Here the church insists on the important distinction between validly withdrawing a life-sustaining means because the means itself is burdensome, and wrongly withdrawing it because (in someone’s view) life itself has become burdensome and should be brought to an end.
To cite this distinction in no way dismisses or minimizes the real suffering of long-term illness, or the real costs and burdens that families may undergo in caring for a helpless family member diagnosed as being in a persistent vegetative state. In his March 2004 Address to the Participants in the International Congress on Life-Sustaining Treatments and the Vegetative State: Scientific Advances and Ethical Dilemmas, John Paul II drew attention to this problem, insisting that such families “cannot be left alone with their heavy human, psychological and financial burden,” but must receive assistance from medical professionals, society and the church. This is the true meaning of “compassion” in the face of illness and disability, to “suffer with” the afflicted and lighten their burden through our support. The solution does not lie in seeking ways to hasten the patient’s death in order to lift burdens from the patient and family.
This is why the C.D.F. Response insists that assisted feeding may not be discontinued simply on the grounds that “competent physicians judge with moral certainty that the patient will never recover consciousness.” Even if one judges that such a condition, when prolonged, makes survival itself a burden, such a judgment does not justify removing food and water so the patient will not survive.
Some ethicists want to assess all the costs and burdens of caring for a helpless patient in a P.V.S., and then count these among the “burdens” of assisted feeding. One problem this approach raises is the question of intent. By omitting food and fluids, what are we trying to achieve? Whose “burden” are we trying to ease? Assisted feeding is often not difficult or costly to provide in itself, but the housing, nursing care and other basic needs of a helpless patient can be significant. To discontinue assisted feeding in order to be freed from such burdens puts the caregiver’s interests ahead of the patient’s, even if we prefer not to recognize the reality of our choice.
The Unity of the Living Human Person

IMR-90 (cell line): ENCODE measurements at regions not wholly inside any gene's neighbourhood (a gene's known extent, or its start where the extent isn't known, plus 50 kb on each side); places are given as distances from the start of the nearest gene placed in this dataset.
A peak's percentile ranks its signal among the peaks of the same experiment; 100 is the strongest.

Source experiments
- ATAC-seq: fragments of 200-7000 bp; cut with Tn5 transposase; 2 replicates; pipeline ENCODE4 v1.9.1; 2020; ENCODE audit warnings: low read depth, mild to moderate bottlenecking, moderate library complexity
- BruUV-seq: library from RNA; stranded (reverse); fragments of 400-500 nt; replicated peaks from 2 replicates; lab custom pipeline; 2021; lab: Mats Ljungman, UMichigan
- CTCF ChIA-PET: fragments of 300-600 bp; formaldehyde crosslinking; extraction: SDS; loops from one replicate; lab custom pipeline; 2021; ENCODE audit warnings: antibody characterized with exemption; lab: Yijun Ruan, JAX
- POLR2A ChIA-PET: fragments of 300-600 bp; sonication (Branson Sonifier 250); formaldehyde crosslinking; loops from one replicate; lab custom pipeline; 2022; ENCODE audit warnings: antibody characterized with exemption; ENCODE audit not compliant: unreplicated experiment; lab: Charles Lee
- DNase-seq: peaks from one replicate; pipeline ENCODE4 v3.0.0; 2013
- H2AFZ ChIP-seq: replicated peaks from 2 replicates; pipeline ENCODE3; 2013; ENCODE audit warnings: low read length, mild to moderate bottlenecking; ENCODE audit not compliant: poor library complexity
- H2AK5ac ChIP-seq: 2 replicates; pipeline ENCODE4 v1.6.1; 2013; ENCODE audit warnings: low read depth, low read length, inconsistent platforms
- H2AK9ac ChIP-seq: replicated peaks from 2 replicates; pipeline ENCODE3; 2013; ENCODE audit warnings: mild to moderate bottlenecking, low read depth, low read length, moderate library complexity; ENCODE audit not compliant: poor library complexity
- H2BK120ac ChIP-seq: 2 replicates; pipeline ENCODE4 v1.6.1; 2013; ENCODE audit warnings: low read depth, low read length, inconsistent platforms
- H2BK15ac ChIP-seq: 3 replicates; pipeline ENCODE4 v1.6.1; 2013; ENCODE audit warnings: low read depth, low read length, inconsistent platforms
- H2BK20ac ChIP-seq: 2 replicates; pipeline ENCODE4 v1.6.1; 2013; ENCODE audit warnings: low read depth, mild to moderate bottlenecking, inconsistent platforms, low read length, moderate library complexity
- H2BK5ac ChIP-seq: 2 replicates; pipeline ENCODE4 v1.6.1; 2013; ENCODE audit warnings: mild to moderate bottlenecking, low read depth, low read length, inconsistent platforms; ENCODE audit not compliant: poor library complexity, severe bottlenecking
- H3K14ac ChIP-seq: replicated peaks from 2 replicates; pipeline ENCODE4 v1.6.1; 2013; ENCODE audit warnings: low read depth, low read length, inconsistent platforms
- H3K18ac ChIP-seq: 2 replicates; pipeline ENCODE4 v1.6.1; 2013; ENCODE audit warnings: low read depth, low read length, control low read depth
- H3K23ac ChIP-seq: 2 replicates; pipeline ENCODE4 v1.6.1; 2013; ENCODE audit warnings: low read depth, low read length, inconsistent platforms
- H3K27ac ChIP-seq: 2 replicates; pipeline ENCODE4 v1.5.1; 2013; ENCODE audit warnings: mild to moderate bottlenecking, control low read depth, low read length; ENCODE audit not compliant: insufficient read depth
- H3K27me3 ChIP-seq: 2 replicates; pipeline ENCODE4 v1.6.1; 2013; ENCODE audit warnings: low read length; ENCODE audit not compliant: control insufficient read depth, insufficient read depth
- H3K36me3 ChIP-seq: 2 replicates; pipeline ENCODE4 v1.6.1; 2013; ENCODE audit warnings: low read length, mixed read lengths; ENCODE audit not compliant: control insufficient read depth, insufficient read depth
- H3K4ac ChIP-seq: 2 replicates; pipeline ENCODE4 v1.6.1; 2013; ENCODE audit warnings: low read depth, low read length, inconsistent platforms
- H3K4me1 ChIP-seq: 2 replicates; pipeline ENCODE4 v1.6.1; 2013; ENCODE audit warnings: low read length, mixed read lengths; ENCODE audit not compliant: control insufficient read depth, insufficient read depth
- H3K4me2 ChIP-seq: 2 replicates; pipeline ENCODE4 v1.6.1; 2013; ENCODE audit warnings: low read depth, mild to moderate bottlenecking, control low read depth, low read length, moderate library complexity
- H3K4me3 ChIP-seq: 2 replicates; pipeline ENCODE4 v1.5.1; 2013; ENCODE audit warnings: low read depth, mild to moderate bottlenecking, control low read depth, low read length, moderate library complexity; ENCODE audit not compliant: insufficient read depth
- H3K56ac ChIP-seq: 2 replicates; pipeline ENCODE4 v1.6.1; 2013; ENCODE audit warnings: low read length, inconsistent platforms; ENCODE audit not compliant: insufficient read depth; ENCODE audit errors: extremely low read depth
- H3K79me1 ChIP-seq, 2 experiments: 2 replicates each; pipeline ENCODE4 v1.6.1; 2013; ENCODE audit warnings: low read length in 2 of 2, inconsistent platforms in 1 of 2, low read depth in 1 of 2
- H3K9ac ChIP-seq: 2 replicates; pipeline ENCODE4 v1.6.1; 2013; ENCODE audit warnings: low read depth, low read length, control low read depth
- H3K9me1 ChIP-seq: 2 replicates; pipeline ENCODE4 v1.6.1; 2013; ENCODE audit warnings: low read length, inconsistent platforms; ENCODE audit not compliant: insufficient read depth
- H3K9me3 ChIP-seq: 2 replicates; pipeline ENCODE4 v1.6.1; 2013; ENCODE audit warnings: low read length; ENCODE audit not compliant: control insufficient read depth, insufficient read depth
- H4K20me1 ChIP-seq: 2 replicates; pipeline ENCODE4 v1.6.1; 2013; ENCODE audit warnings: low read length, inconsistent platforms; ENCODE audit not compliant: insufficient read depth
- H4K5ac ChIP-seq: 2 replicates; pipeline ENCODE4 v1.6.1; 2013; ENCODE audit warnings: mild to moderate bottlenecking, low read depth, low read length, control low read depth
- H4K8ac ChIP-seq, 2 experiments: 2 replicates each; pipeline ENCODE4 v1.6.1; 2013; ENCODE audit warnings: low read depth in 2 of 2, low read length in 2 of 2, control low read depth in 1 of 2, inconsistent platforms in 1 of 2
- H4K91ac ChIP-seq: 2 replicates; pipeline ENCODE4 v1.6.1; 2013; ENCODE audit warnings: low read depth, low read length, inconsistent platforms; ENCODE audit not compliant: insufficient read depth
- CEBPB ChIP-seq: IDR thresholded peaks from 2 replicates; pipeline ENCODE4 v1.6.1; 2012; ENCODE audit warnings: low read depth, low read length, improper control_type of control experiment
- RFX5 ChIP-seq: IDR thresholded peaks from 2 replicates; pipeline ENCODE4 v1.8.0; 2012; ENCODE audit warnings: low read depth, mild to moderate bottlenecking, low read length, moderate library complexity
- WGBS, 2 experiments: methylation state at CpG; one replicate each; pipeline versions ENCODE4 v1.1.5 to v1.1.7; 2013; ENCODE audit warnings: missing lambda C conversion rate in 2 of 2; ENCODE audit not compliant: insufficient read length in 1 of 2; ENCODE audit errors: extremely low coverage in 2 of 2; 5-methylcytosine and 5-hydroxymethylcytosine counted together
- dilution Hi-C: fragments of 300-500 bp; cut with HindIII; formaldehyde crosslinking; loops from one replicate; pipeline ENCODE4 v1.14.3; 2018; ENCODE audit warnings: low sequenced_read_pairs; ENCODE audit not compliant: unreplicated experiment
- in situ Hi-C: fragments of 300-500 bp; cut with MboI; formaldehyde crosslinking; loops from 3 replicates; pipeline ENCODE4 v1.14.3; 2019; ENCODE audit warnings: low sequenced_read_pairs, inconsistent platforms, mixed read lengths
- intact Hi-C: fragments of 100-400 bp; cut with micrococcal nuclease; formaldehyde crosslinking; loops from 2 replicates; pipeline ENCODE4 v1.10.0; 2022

Finally, the claim is sometimes made that the life of a P.V.S. patient, one who survives only because of medically assisted nourishment, is not a fully human life because it is not capable of interaction with other persons. Such a condition has been called a “baseline biological existence,” a merely “physical” life without inherent meaning or value. Assisted nutritional support, in this view, is warranted only if it may restore the patient’s ability to engage in the activities that constitute the value of our earthly existence. Such an argument has deeply disturbing implications, since it challenges the value of anyone with mental illness, retardation or cognitive disabilities who is not able to pursue what such critics deem “worthwhile” activity.
It was against such dehumanizing criticism that Pope John Paul II, in his 2004 address, insisted that “the intrinsic value and personal dignity of every human being does not change, no matter what the concrete circumstances of his or her life…. Even our brothers and sisters who find themselves in the clinical condition of a ‘vegetative state’ retain their human dignity in all its fullness. The loving gaze of God the Father continues to fall upon them, acknowledging them as his sons and daughters, especially in need of help.”
Our love and support for patients in P.V.S. should be modeled on God’s love, which is based not on their current ability to act and respond but on their enduring dignity as human beings, made in his image and likeness and facing an ultimate destiny with him. Earthly life is not the highest of all goods, and our hope in eternal life puts in proper perspective all disproportionate and burdensome efforts to sustain life.
Life is, however, the first and most basic good of the human person, the condition for all others: “Life is always a good” (Evangelium Vitae, No. 34). The way we treat this life here and now—especially the life of those who are most helpless and least able to care for themselves—has consequences for our own eternal destiny.
Persons in the so-called “vegetative state” deserve our unconditional respect. As Pope John Paul noted in his 2004 address, they should receive all reasonable assistance aimed at their recovery and rehabilitation. But even if such efforts at recovery do not succeed, we need to provide friendship and practical help to their families and treat these patients always as fellow human beings in need of basic care. In this way our Catholic community can build a culture of life that excludes no one from the circle of love and mutual support.